If there is one thing I expect to find in a game by Double Fine it is weirdness, in all of its forms and Headlander is in no short supply.  For the most part it is a solid Metroidvania title, but what makes Headlander stand out from the crowd is the aforementioned Double Fine spin on the title.

In Headlander the biggest spin on the title is the premise, where your character awakens to find themselves as a head in a helmet which attaches to the body of a robot.  Thanks to the head being cut off at the neck the protagonist cannot speak, as you are quickly advised of and as such the story is assisted by an AI helping you to the end.


Your character, which I am being vague on as you can pick from three and they have no personality, is able to detach from the body and fly around and attach to other robot bodies.  This can be achieved by shooting the head off before you launch from your current body, or when you are in flying head mode you can use a beam to yank the head off a body to take over it.

This is the main mechanic that makes the game unique and the puzzles are regularly built around it.  The head removal beam is also used with other things like devices that can be pulled apart and entrances can be opened by yanking things out.  On top of this is the attachment to things other than fighting robots, there are specific robots which can be used for certain areas, like the cleaning robot allowing you to go through certain hatches and attaching to inanimate objects like lifts or laser control systems to move/disable obstacles.


The other major purpose is robots come in certain colours and are needed to open certain coloured doors, a fairly simple mechanic but with creative level design this can still present a challenge in the process just getting one close enough.

This is what I loved the most about Headlander, its difficulty.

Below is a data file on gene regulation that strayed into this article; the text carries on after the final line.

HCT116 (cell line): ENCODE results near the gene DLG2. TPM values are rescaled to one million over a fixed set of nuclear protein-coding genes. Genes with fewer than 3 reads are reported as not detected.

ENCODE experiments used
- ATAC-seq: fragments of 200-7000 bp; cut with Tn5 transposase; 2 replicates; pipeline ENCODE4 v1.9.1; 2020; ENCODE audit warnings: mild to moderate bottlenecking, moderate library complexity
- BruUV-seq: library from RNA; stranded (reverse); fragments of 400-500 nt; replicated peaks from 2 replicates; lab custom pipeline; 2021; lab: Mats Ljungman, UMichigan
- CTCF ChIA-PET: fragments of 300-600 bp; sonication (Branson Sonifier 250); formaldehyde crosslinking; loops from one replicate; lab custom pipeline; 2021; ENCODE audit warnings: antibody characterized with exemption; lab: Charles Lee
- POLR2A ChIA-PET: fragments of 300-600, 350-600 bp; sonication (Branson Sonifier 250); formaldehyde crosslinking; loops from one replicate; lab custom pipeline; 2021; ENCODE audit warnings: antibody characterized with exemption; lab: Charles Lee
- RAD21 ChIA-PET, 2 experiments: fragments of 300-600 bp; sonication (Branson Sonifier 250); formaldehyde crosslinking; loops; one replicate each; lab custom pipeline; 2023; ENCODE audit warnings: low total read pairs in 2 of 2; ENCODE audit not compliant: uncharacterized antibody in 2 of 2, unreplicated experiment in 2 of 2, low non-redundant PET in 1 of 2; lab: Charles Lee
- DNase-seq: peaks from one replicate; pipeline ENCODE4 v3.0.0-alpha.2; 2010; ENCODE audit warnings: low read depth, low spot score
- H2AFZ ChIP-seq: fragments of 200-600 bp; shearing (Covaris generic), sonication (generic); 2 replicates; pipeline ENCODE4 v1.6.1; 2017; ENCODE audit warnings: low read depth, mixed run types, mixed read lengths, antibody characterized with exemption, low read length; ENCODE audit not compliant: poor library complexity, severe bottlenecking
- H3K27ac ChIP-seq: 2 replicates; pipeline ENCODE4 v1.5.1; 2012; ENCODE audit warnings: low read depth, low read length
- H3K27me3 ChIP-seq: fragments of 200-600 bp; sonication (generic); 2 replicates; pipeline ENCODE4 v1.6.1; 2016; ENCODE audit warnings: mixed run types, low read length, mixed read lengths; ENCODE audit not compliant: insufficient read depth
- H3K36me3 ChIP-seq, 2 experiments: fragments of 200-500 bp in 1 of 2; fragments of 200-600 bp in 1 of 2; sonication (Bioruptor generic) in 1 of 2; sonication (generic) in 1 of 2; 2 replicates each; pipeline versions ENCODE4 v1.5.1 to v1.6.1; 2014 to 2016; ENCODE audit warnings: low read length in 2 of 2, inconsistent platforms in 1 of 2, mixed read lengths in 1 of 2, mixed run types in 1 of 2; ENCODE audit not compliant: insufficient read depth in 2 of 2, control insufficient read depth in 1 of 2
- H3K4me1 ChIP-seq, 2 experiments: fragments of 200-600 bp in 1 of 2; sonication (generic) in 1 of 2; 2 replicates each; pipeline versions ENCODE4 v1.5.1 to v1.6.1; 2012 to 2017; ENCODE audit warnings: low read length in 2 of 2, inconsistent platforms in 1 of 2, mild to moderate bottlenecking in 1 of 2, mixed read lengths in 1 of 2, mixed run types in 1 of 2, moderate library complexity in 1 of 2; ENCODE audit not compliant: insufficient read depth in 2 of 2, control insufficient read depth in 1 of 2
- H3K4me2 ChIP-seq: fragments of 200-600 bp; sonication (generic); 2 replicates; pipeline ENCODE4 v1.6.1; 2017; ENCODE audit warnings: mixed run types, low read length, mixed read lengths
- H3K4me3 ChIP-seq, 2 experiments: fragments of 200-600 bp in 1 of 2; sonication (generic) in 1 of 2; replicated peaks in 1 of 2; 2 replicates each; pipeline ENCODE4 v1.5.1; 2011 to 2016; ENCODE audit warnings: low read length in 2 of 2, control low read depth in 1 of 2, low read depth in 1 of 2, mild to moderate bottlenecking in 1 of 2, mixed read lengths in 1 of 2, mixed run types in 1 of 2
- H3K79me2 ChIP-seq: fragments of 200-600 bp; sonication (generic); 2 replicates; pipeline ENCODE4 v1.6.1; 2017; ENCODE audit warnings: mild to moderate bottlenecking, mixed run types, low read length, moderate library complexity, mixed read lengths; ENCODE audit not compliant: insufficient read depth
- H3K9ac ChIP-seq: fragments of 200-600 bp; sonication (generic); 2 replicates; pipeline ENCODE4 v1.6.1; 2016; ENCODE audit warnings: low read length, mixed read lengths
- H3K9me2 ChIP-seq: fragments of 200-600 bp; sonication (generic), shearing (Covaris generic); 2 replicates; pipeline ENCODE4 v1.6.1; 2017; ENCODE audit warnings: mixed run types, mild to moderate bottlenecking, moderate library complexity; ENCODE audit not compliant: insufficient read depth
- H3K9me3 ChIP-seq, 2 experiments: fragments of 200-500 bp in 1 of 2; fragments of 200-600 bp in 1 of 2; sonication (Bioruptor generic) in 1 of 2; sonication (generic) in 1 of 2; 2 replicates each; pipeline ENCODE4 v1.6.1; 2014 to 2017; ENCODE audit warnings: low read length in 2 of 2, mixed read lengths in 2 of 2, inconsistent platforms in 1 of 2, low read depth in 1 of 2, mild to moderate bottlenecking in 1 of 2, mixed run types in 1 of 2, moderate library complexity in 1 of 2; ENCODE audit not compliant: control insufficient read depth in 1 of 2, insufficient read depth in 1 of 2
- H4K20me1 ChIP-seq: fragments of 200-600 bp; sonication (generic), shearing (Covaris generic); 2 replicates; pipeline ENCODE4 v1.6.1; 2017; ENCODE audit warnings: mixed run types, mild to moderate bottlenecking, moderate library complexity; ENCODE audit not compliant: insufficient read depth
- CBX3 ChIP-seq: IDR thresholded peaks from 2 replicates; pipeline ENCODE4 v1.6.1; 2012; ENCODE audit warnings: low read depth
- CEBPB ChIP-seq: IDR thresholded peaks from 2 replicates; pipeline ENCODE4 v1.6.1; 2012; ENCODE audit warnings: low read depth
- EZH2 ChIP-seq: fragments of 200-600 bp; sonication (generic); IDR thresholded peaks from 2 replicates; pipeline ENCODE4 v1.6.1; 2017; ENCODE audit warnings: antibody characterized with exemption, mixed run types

Like most from Metroidvania it involves a lot of back tracking and the level sizes are just big enough that it is worth making backtracking as efficient as possible, but not so big that it becomes a chore.  On top of that balance they also managed to make it so the difficulty is just hard enough that you may come to a standstill now and then, but most puzzles can be beaten by just taking a moment to think about it and experiment a little.  This is exactly the level of difficulty I like in these games, enough that I have to think about it, but not so much that you will be stuck in a little room for an hour, throwing your controller in frustration.


Aesthetically it is a pretty enough game, it looks like a Double Fine game with its slightly exaggerated body parts.  It is not the most detailed but it does not need to be.  Both the menu and death screens look very inspired by classic games.  Sound wise the bulk of the noises are either 70’s feeling, or robotic sounds/voices mixed together.  Nothing about the aesthetic or sound made me jump with excitement, but they definitely were not bad.

All in all, Headlander is a very solid Metroidvania title.  It is not too big, difficult, or long, instead it is just hard enough, just big enough and just the right length for a very fun play through.  It is weird and wacky as you would expect from a double fine game with a 70’s vibe binding the game together for a decent all round package.

What do you reckon?
Headlander (PS4) Review

Released: June 2016
Rating: M15+
Platforms: PlayStation 4, PC (Windows 7 or higher)
Genre: Platformer
Developer: Double Fine
Publisher: Adultswim

4.0Overall Score
Reader Rating 0 Votes